• Comparability. This is a key goal for the GRI – to become the ‘generally accepted standard’ for reporting worldwide, and has made significant strides towards this goal.
  • Completeness. Another one of the key goals of the GRI was to be inclusive and create a list of indicators that could provide measures for social, environmental and economic considerations. Creating the measures for these areas has had varying degrees of success due to certain issues being easier to quantify than others. Again within this principle, the GRI would conform quite well.
  • Evolution. The GRI model itself has been evolutionary in its development: the third revision of the guidelines was released in 2006, with subsequent sector supplements, national annexes, training materials and even specialist guidance. More importantly, the guidelines encourage users to embark on a continual learning cycle with regard to non-financial issues.
  • Management policies and systems. GRI is mainly concerned with reporting, but has produced tables on its website to indicate its relationship to different management systems such as ISO standards (14000 and 26000 series). It is also important to note that the GRI is intended as a tool for companies who use management systems to report on these systems and includes specific sections of the guideline on these issues.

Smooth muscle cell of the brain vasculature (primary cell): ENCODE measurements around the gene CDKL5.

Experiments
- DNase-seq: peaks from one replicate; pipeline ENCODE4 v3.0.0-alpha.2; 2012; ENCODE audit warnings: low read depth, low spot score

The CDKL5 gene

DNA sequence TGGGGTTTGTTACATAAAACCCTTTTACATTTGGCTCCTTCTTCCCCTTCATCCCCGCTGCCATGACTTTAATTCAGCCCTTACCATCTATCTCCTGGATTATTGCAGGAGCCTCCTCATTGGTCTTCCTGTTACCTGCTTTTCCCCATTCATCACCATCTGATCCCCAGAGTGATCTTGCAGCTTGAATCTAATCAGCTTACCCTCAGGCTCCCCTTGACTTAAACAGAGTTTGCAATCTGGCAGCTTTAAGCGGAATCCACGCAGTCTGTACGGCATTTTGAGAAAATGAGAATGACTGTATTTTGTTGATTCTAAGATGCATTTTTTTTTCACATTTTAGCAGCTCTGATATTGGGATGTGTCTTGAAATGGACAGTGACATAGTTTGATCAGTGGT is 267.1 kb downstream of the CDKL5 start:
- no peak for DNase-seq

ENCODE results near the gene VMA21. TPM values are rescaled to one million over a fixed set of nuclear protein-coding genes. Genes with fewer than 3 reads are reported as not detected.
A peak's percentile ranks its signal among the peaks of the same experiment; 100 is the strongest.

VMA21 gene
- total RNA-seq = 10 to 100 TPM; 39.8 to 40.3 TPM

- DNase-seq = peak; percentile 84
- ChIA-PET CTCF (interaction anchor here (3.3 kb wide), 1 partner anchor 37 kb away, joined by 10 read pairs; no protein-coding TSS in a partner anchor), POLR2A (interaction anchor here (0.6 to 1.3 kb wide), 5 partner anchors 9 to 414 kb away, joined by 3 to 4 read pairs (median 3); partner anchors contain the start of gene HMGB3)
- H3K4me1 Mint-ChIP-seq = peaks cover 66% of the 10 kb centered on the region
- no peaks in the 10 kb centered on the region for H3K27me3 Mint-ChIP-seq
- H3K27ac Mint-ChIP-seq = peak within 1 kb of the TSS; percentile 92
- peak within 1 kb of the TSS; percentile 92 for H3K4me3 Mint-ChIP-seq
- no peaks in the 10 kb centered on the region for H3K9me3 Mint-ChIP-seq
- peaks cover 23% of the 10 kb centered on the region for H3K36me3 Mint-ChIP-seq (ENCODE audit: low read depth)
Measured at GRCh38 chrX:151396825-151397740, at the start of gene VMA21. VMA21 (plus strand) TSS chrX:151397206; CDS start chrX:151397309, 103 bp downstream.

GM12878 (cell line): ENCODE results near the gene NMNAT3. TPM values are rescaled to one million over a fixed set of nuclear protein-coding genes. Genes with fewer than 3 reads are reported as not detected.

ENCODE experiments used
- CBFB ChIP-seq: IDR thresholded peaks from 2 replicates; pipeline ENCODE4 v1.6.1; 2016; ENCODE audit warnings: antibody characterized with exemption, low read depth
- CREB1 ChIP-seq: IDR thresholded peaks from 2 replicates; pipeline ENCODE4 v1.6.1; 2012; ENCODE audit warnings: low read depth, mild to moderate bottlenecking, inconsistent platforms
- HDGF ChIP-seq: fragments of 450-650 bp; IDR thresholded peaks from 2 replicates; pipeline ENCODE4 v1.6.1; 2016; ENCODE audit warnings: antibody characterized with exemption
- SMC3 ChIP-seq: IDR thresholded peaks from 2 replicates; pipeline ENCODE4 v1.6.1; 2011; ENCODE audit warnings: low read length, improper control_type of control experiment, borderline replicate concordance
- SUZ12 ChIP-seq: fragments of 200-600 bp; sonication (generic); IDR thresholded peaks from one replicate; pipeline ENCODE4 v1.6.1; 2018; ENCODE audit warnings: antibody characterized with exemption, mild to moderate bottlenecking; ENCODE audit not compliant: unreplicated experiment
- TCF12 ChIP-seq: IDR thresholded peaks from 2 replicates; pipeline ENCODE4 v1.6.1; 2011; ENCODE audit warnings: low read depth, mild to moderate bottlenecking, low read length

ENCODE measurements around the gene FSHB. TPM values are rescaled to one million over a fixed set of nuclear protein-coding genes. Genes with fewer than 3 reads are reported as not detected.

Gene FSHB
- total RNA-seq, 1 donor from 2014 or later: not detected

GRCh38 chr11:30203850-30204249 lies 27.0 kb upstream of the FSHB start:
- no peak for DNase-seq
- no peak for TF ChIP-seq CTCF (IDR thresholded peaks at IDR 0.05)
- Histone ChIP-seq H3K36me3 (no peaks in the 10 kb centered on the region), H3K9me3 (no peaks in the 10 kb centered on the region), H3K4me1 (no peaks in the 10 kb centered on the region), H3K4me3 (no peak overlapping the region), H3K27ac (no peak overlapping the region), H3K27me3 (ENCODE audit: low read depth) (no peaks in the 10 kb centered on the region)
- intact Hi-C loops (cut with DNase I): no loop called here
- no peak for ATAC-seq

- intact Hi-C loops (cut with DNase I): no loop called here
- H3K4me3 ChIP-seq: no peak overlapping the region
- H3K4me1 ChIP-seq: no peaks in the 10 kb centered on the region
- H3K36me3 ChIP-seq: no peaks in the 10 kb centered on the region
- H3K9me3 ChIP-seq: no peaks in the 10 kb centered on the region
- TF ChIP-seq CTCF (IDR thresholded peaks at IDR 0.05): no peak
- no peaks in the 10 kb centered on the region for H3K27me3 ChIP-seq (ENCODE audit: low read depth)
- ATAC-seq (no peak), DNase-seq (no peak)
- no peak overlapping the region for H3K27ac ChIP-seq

• Disclosure. Due to the fact that the GRI is voluntary, disclosure is only possible from those organizations who choose to use the standards. However, for those organizations who do follow the guidelines, there are clear, specific lists of information used to ensure transparent disclosure of appropriate material.
  • External verification. In the G3 version of the guidelines, external verification/ assurance are explicitly recommended (though not required). 
  • Continuous improvement. GRI is in support of continuous improvement.

Therefore, the GRI, if followed and used properly, goes far to conform with the eight principles of quality in social accounting and contributes to best practice. If used selectively, however, it may in fact work against the issue of transparency as it would make it more difficult to see what issues companies were not reporting.


Think about the growth in business ethics management that we identified earlier in the chapter due to the impact of Sarbanes–Oxley legislation and other governance reforms in the early/mid 2000s. Are these developments likely to initiate business ethics management that is characterised by a compliance, values, external, or protection orientation?

It is possible that governance reforms can precipitate re-evaluation by senior management of company values or increased efforts to respond to the concerns of key external stakeholders. However, reactive business ethics management practices, which are set up as a direct response to changes in governance rules, are often characterised principally by a compliance orientation. That is, the main emphasis would be on preventing, detecting and punishing violations of these new rules. It also seems likely that the management systems set up will have a protection orientation in practice, given that regulators typically impose lower fines on companies that fail to comply with regulation.